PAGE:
Yields on 10-year Greek government bonds fell last week to their lowest level since July 2022, when the European Central Bank began raising interest rates.

On Thursday, the yield closed at 3.34% based on the Bloomberg platform, down more than half a percentage point (58 basis points) from a month ago. In the same period, the yield on the corresponding German bonds, which are also the reference securities for the Eurozone, fell by less than half a point (47 bp) to 2.19%, with the result that the spread – the difference of the yield of Greek bonds in relation to German bonds – at 1.15 percentage points.

Thus, the trend of reducing the spread that had started earlier this year, when it became clear that Greece would receive investment grade based on the reports of the credit rating agencies, continued. This trend was strengthened after the first elections held in May, when it became clear that New Democracy would win the elections on its own, dispelling any political uncertainty that existed.

Many analysts noted at the time that the recovery of the investment grade had been discounted by investors and therefore, when Greece would receive it “with the stamp” of the credit rating agencies, there would be no room for a significant further reduction in the spread of Greek bonds.

After the recovery of the investment grade – in September by the Canadian house DBRS, in October by the American S&P and on December 1 by the also American Fitch – the reduction in the spread continued. Last week it further decreased by 11 bp. as Greek bonds will now be able to enter major international indices, such as Bloomberg, attracting more institutional investors.

If Greece gets the investment grade from the third major American house Moody’s in the assessment it will make in March, the possibility of capital inflows into Greek bonds will be expanded even more.

In addition to the reduction in the spread, the reduction in yields itself is important, as this determines the borrowing costs of the public sector and of companies financed by the capital markets. The 10-year yield stands at 3.3%, while for the 10-year American bonds it is at 4.12% and for the corresponding Italian bonds at 3.93%.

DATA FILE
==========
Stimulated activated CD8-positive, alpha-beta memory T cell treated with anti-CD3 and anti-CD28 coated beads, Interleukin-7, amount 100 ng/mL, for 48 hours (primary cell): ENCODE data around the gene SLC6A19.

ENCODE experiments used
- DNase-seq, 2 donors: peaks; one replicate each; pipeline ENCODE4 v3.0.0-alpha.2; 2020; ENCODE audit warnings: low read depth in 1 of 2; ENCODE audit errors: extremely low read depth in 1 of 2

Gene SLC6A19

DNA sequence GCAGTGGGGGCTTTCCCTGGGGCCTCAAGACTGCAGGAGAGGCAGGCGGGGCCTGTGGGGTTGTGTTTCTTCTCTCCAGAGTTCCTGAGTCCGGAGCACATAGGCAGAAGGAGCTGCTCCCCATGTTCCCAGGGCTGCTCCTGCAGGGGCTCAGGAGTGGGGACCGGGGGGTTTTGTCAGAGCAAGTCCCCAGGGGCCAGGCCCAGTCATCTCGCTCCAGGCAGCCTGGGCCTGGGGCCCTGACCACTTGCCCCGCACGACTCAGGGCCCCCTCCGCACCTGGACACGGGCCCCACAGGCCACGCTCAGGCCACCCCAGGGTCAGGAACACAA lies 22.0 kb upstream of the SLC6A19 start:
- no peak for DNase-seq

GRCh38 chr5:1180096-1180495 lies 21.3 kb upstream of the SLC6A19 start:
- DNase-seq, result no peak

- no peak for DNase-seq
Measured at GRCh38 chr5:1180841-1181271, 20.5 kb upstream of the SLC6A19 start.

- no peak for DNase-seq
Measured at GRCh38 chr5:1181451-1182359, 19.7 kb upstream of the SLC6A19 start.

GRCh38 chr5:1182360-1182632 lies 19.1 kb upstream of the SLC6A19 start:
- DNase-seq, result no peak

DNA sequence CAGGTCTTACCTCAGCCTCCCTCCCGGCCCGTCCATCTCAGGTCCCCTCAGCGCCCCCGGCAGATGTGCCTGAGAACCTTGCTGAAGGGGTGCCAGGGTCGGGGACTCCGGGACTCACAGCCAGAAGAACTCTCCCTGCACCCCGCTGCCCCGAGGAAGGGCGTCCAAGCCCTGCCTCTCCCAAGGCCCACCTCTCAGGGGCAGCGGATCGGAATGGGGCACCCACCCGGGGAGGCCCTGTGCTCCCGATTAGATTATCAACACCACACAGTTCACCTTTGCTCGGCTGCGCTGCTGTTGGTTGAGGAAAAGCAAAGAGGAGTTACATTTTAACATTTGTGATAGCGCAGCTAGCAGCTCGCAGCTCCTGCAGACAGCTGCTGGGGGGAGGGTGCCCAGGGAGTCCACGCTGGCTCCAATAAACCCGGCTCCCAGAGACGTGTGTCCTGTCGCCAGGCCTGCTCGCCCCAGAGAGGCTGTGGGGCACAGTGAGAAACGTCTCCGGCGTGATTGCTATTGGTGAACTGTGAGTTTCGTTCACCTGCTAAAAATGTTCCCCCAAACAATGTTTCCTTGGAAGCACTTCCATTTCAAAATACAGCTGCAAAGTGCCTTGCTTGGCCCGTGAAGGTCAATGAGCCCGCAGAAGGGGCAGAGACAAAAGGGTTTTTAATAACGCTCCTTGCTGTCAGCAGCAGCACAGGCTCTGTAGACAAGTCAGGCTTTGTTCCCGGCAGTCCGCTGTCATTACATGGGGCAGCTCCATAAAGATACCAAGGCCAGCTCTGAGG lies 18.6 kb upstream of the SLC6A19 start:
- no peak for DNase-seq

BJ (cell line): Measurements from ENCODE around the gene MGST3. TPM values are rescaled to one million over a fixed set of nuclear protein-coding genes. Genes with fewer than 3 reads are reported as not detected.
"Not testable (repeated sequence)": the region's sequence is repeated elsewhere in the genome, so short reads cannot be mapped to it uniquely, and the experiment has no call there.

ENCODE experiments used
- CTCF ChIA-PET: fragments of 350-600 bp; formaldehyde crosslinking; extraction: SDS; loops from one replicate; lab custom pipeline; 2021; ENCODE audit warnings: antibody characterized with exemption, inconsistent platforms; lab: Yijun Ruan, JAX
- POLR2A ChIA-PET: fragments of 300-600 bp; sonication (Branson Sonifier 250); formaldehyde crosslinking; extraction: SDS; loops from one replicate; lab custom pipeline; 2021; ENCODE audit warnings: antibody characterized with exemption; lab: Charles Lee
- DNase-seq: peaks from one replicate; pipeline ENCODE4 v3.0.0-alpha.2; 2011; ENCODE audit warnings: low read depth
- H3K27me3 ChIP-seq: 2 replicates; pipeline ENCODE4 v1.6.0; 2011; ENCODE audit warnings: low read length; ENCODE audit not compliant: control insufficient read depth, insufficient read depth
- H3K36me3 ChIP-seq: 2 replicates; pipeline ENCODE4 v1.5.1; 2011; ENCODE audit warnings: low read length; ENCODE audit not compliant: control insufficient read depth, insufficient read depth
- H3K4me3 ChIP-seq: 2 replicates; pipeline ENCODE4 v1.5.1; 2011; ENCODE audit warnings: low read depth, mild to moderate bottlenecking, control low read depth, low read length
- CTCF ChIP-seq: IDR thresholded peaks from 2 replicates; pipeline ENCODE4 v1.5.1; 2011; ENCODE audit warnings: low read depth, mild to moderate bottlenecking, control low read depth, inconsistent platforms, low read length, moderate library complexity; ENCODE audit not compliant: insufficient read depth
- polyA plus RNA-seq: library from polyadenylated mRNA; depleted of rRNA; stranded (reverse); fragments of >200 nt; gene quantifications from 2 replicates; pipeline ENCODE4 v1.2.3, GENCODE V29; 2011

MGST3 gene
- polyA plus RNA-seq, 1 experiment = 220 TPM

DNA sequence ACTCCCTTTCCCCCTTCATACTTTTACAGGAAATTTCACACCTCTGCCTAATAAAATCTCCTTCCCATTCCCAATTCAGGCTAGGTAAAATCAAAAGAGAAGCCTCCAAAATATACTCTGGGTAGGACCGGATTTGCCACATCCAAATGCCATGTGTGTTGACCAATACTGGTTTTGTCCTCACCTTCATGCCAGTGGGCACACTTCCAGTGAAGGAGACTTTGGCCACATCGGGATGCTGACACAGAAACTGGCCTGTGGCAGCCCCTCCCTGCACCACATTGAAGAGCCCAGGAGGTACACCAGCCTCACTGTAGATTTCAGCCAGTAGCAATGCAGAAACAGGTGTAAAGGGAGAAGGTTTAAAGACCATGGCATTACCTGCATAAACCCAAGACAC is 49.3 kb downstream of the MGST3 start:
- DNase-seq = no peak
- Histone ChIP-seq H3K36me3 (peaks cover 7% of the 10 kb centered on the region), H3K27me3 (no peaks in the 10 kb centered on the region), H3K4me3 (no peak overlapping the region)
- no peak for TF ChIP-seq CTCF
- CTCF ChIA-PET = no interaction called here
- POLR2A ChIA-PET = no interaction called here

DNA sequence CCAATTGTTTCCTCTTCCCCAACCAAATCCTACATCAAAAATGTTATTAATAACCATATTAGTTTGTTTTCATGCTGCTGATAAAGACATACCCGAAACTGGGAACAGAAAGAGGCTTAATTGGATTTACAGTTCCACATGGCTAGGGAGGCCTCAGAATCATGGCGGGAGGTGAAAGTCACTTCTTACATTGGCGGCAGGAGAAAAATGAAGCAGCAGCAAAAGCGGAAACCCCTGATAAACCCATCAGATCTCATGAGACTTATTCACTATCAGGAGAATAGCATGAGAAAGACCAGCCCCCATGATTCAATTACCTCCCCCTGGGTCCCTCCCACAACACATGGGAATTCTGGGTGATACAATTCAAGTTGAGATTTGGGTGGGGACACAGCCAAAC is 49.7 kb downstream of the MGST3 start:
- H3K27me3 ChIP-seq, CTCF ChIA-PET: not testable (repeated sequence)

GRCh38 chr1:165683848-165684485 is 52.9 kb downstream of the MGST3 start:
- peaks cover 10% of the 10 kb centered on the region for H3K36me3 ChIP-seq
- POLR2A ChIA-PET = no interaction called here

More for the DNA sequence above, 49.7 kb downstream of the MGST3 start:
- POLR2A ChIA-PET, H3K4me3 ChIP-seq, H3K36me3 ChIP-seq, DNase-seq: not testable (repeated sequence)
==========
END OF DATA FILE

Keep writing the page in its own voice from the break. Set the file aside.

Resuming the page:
In addition to the investment grade, investors’ firm belief that the ECB and the US central bank (Fed) are not going to raise interest rates further and that they will proceed with their reductions earlier than expected contributed to the decline in yields. 2024.

The yield on 10-year US Treasuries, which had touched 5% in late October, plunged after the Fed’s last meeting on November 1, when the US central bank left interest rates unchanged again. Then, data showing US inflation easing to 3.2% in October reinforced the yield-deceleration trend.

In the Eurozone, yields also started to fall after the ECB’s last meeting in Athens on October 26, when interest rates were left unchanged for the first time after 10 straight hikes. Better-than-expected data on inflation in the last three months, and especially in November, when it fell to 2.8%, gave new fuel to the decline in yields, especially after Isabelle Schnabel’s interview.

Schnabel, who is German and has a significant influence on the ECB’s policymaking, made it clear that there are no further interest rate hikes on the horizon and left open the possibility of their first rate cut before the summer of 2024.